The Court also finds that the TRO is in the public interest. Generally, there is a public interest in upholding enforceable contracts.[17] Here, the Court determines that a TRO is an appropriate remedy to freeze the status quo by enforcing the parties' contracts based on the forum selection clause in those contracts. Indeed, the parties' contracts provide for injunctive relief in the event of a breach or a threatened breach. The Court finds that both the balance of harms and the public interest factors tip strongly in Plaintiffs' favor.

         C. Likelihood of Success on the Merits

         Because the Court finds that the balance of harms and public interest factors tip strongly in their favor, a relaxed standard applies to the likelihood of success on the merits prong of the TRO analysis. Plaintiffs base their request for injunctive relief on their breach of contract claim under Kansas law. Defendants only challenge to whether Plaintiffs are likely to succeed on the merits of this claim is that the choice of law provision in section 9 of the agreement is unenforceable. “[A] federal court sitting in diversity must apply the substantive law of the state in which it sits, including the forum state's choice-of-law rules.”[18] Both parties invite the Court to consider the Kansas Supreme Court's decision in Brenner v. Oppenheimer & Co.[19] In that case, the court was called upon to consider whether a choice of law provision specifying that New York law would govern standard form client agreements for certain brokerage accounts is enforceable given Kansas's strong public policy favoring securities regulation.[20] As a threshold matter, the court discussed the constitutional limitations on choice of law questions, recognizing that choice of law must not be “arbitrary nor fundamentally unfair, ” and thus, Kansas must have “significant contact or significant aggregation of contacts.”[21] The court found sufficient minimum contacts with the State of Kansas to satisfy that constitutional inquiry.[22]

         Next, the court determined that there was an actual conflict between New York and Kansas securities law requiring it to determine which law should govern the dispute.[23] The court recited the general rule under Kansas law that a contractual choice of law provision controls.[24] A narrow exception applies to this general rule where enforcing a contractual choice of law provision “engenders a result contrary to public policy.”[25] The brokerage firm urged the court to apply the test used in Altrutech, Inc. v. Hooper Holmes, Inc., that “the enforceability of a contractual choice-of-law provision turns on whether the forum selected bears a reasonable relation to the contract at issue, ” which is found in the Restatement (Second) of Conflict of Laws.[26] But the Kansas Supreme Court declined, stating that Altrutech did not consider whether the public policy exception to Kansas choice of law rules applies. Brenner neither endorsed nor applied that test. Ultimately, the court determined that Kansas public policy strongly favors the regulation of securities transactions, and thus application of New York law, which does not allow redress for the sale of unregistered securities, would violate Kansas public policy.[27] The court found the forum selection clause invalid under the public policy exception.[28]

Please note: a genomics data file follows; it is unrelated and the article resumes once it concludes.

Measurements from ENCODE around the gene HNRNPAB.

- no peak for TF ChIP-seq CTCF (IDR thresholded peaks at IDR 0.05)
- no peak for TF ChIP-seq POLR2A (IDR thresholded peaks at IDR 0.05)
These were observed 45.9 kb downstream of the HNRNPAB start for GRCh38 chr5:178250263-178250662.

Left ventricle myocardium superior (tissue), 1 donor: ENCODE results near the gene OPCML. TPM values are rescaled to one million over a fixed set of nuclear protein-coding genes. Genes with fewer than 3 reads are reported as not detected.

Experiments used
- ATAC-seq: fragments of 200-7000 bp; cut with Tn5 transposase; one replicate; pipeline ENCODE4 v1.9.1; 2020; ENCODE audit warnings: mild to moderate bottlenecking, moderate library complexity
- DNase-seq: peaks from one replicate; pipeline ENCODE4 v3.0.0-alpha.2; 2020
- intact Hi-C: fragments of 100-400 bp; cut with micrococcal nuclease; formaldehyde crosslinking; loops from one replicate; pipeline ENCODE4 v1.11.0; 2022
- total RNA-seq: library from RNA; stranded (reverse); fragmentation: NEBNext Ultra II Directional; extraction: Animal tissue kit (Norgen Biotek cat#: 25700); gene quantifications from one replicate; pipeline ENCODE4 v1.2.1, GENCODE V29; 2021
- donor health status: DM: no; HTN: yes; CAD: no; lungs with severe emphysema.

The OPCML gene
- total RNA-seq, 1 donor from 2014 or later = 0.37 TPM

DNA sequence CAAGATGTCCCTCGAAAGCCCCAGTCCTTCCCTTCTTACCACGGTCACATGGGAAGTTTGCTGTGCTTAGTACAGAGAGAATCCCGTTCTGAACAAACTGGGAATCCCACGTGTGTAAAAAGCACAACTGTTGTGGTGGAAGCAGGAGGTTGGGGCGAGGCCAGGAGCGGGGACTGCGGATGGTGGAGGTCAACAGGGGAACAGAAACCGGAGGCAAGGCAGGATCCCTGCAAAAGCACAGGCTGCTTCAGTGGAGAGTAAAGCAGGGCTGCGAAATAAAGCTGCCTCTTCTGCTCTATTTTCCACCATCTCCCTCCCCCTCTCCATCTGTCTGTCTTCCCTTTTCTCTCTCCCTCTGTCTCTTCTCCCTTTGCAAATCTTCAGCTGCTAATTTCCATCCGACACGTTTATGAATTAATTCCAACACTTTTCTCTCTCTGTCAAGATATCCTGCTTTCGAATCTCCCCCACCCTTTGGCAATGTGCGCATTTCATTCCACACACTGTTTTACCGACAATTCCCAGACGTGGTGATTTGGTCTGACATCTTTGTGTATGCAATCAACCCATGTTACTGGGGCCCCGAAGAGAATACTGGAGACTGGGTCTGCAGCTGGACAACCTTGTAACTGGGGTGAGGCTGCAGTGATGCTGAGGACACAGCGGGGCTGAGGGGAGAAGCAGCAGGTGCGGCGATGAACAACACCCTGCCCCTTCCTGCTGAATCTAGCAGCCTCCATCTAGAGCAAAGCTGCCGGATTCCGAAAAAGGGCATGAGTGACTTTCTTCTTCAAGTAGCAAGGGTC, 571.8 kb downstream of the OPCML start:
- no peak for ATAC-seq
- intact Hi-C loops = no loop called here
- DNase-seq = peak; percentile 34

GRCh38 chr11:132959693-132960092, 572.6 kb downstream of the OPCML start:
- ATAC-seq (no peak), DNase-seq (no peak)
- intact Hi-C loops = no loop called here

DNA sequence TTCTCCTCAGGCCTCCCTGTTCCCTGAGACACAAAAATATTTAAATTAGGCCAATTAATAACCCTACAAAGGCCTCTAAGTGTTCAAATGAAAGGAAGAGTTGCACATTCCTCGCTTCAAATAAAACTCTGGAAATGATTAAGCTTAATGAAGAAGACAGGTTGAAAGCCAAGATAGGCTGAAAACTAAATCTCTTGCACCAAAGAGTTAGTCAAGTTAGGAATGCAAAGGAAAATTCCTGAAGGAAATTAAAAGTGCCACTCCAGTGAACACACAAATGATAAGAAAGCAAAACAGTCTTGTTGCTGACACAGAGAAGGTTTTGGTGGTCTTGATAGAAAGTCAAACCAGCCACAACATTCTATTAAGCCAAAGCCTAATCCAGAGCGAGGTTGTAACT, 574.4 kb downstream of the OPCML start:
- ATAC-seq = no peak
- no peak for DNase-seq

Defendants in this case mistakenly focus on language in Brenner discussing the Altrutech reasonable relation standard and argue that this test determines whether a choice of law provision should be enforced under Kansas law. The Court acknowledges that the reasonable relation test has been recited and applied in several past opinions in this district.[29] But none of the cited cases invalidated a forum selection clause on these grounds, nor provide any analysis of a reasonable relation test under the Restatement (Second) Conflict of Laws.[30] The Court has reviewed the cases cited by the parties and agrees with Plaintiffs that this language appears to derive from a prior Kansas case construing the UCC.[31]

         The Court is satisfied at this juncture that Kansas has significant contacts with this dispute to satisfy due process. There is no question that The Mutual Fund Store was based in Kansas at the time Defendants entered into their employment agreements. Plaintiffs also allege that at least for a period, Defendants traveled to Kansas, received documents in Kansas, and reported to managers in Kansas. The computer servers that house Plaintiffs' customer data are located in Kansas. This is not a situation, as suggested by Defendants, where an employer specified the law of an entirely unconnected forum that favors restrictive covenants. And Defendants do not offer the Court authority to support their argument that the parties' past ties with Kansas have no bearing on constitutional significant contacts analysis; that if a party's contacts with a state dissipate over time, it can render a forum ...